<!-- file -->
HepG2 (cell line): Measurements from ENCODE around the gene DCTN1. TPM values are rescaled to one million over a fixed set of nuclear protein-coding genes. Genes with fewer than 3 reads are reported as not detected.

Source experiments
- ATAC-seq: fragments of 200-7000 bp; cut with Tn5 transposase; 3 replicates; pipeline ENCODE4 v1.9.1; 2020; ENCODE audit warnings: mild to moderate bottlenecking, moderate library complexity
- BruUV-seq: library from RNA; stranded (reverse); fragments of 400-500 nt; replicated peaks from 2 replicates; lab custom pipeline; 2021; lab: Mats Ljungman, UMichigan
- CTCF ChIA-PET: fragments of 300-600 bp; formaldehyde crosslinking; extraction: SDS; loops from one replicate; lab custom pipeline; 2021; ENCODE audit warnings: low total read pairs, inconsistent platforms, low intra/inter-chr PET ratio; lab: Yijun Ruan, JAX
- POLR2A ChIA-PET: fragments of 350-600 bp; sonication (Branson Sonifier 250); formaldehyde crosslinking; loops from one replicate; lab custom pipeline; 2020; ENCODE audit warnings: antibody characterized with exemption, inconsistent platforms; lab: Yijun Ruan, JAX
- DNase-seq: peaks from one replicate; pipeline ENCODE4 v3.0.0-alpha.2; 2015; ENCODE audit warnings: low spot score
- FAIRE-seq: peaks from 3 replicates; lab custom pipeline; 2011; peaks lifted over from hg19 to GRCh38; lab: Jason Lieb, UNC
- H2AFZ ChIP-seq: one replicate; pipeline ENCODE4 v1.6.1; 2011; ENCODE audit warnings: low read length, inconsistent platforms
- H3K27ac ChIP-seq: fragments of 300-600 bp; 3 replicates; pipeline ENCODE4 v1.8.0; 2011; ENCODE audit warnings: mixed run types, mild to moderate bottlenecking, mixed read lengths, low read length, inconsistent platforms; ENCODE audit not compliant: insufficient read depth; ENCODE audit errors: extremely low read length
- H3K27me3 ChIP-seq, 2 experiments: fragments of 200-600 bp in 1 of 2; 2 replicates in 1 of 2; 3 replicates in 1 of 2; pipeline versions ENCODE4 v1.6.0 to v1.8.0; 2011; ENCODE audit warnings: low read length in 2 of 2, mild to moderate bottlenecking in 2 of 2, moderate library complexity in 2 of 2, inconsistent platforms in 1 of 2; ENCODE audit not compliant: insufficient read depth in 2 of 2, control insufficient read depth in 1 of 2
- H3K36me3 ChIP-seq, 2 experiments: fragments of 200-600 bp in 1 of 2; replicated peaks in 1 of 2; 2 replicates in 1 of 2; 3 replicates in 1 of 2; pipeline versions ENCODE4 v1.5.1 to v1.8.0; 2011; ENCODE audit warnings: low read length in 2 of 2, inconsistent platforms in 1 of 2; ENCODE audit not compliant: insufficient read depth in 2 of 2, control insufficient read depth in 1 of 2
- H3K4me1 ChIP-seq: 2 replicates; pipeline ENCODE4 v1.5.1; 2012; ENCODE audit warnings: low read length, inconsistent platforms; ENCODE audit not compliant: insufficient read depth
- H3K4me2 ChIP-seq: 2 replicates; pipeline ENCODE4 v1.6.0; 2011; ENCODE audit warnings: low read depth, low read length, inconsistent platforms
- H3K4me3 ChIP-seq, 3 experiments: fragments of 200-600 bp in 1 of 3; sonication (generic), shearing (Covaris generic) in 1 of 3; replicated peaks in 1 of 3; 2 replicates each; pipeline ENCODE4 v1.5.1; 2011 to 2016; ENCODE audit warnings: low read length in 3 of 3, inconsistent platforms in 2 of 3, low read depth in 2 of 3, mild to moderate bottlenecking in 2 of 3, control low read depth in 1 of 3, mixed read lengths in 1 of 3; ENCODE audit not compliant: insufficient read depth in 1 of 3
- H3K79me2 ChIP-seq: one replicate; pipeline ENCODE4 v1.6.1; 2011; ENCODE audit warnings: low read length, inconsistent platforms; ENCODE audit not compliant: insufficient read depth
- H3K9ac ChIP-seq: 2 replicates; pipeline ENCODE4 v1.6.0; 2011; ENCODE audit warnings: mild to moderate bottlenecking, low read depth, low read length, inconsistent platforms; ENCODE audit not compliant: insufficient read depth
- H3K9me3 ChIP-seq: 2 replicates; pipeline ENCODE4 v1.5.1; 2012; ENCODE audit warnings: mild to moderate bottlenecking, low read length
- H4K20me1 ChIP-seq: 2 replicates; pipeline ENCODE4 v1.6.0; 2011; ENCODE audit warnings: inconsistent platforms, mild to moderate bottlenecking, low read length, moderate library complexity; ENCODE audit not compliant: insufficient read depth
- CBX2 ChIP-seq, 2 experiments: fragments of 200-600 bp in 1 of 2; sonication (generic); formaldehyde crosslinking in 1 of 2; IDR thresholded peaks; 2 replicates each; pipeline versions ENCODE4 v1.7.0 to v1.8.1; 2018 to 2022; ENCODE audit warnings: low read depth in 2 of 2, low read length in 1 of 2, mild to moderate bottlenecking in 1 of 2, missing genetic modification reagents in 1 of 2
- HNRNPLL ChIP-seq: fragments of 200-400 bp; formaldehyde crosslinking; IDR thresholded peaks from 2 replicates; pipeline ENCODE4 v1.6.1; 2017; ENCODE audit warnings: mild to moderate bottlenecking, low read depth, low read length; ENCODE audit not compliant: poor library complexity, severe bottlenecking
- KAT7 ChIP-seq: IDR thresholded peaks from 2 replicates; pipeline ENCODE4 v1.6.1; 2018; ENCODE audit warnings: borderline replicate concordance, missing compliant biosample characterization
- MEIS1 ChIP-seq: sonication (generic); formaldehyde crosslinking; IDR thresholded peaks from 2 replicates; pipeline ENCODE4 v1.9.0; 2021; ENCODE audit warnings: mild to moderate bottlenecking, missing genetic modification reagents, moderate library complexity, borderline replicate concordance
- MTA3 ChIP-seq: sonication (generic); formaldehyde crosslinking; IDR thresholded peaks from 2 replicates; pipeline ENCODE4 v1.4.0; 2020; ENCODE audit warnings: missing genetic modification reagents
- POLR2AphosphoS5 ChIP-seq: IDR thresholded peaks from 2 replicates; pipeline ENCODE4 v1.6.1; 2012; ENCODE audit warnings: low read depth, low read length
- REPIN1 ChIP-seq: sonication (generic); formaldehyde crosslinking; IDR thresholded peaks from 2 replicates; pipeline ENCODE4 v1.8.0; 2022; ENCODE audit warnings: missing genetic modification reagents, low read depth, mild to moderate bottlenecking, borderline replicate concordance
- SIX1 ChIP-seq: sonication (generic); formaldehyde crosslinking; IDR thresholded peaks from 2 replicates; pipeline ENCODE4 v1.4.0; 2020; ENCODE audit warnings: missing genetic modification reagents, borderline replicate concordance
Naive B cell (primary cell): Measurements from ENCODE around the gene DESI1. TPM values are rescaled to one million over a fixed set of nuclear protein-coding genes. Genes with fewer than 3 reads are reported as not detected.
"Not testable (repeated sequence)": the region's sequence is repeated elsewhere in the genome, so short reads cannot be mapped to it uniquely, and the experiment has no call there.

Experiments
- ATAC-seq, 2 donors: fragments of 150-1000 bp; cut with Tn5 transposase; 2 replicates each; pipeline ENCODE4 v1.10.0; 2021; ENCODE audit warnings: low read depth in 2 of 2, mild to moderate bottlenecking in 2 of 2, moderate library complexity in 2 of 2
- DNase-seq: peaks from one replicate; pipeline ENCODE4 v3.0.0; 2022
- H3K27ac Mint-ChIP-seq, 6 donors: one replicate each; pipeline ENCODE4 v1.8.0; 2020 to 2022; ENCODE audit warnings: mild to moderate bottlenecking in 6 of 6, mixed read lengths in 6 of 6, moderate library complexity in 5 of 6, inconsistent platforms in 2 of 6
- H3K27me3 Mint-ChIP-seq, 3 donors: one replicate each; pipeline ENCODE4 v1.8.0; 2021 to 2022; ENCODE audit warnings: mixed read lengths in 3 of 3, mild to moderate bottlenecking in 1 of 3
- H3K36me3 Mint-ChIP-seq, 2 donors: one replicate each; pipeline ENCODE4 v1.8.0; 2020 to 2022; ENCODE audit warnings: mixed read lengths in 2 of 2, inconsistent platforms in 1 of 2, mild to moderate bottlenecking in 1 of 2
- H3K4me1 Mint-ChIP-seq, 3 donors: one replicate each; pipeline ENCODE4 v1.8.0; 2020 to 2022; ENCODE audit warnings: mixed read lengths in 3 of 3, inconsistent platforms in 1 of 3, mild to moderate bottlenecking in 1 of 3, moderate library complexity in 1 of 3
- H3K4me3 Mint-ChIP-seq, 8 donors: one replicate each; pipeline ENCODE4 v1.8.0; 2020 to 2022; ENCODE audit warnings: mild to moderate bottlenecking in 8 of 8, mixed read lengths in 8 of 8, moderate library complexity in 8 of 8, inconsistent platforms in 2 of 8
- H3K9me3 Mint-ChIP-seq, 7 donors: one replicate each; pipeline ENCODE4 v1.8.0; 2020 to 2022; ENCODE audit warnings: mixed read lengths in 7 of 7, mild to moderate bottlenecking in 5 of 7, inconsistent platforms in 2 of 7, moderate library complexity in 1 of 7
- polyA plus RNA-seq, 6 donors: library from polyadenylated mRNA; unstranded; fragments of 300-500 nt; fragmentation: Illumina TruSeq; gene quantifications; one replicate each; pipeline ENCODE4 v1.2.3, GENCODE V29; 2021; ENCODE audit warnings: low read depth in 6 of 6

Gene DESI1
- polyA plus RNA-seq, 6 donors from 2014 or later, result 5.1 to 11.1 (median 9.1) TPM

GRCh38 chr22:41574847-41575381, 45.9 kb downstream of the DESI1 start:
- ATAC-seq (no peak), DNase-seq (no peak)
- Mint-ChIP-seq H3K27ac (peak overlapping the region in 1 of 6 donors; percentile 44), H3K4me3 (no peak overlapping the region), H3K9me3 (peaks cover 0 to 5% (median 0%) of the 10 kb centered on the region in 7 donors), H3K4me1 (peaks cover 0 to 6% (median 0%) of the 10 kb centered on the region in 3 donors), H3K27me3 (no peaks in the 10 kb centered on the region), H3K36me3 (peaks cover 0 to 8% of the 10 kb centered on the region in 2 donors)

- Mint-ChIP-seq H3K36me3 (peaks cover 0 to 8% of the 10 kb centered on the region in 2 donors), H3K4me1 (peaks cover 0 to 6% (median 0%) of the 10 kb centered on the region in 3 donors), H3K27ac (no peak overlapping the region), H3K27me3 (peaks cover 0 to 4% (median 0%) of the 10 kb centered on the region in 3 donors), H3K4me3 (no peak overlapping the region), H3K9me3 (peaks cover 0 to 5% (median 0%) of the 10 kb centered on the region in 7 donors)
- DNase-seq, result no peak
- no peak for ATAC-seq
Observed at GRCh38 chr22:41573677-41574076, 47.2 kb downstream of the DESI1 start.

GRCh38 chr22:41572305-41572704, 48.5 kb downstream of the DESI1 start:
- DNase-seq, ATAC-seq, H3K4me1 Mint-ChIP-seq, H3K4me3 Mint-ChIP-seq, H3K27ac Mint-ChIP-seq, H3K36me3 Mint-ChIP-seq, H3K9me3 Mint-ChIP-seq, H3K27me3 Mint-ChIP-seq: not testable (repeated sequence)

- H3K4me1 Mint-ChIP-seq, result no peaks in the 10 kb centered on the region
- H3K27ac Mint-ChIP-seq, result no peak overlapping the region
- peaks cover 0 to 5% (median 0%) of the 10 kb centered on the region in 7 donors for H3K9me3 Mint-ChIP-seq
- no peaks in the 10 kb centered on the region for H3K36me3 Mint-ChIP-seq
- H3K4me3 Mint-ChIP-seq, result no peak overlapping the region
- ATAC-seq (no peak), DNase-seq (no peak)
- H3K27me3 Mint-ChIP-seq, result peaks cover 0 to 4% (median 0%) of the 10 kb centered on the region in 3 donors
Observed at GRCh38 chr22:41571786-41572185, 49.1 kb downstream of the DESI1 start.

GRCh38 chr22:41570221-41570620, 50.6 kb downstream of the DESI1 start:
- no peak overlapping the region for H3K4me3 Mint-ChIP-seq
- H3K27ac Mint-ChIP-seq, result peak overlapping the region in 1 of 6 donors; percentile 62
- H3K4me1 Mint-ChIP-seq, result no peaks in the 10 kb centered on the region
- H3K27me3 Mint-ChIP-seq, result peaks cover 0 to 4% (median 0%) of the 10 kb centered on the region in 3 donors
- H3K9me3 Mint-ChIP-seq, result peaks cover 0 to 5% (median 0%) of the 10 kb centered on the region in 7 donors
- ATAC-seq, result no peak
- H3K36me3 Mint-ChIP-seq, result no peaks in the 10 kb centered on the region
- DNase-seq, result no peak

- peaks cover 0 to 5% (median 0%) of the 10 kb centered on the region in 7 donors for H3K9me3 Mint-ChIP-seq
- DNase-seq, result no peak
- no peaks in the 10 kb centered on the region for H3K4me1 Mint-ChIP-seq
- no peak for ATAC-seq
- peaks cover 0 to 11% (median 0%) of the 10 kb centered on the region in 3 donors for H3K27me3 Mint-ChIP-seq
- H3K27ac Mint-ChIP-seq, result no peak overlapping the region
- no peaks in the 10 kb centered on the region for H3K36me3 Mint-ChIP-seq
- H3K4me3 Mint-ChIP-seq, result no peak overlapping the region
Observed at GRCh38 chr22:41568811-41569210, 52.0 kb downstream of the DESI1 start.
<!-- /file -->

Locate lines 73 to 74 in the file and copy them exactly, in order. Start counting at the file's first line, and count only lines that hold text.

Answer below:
- H3K27ac Mint-ChIP-seq, result no peak overlapping the region
- no peaks in the 10 kb centered on the region for H3K36me3 Mint-ChIP-seq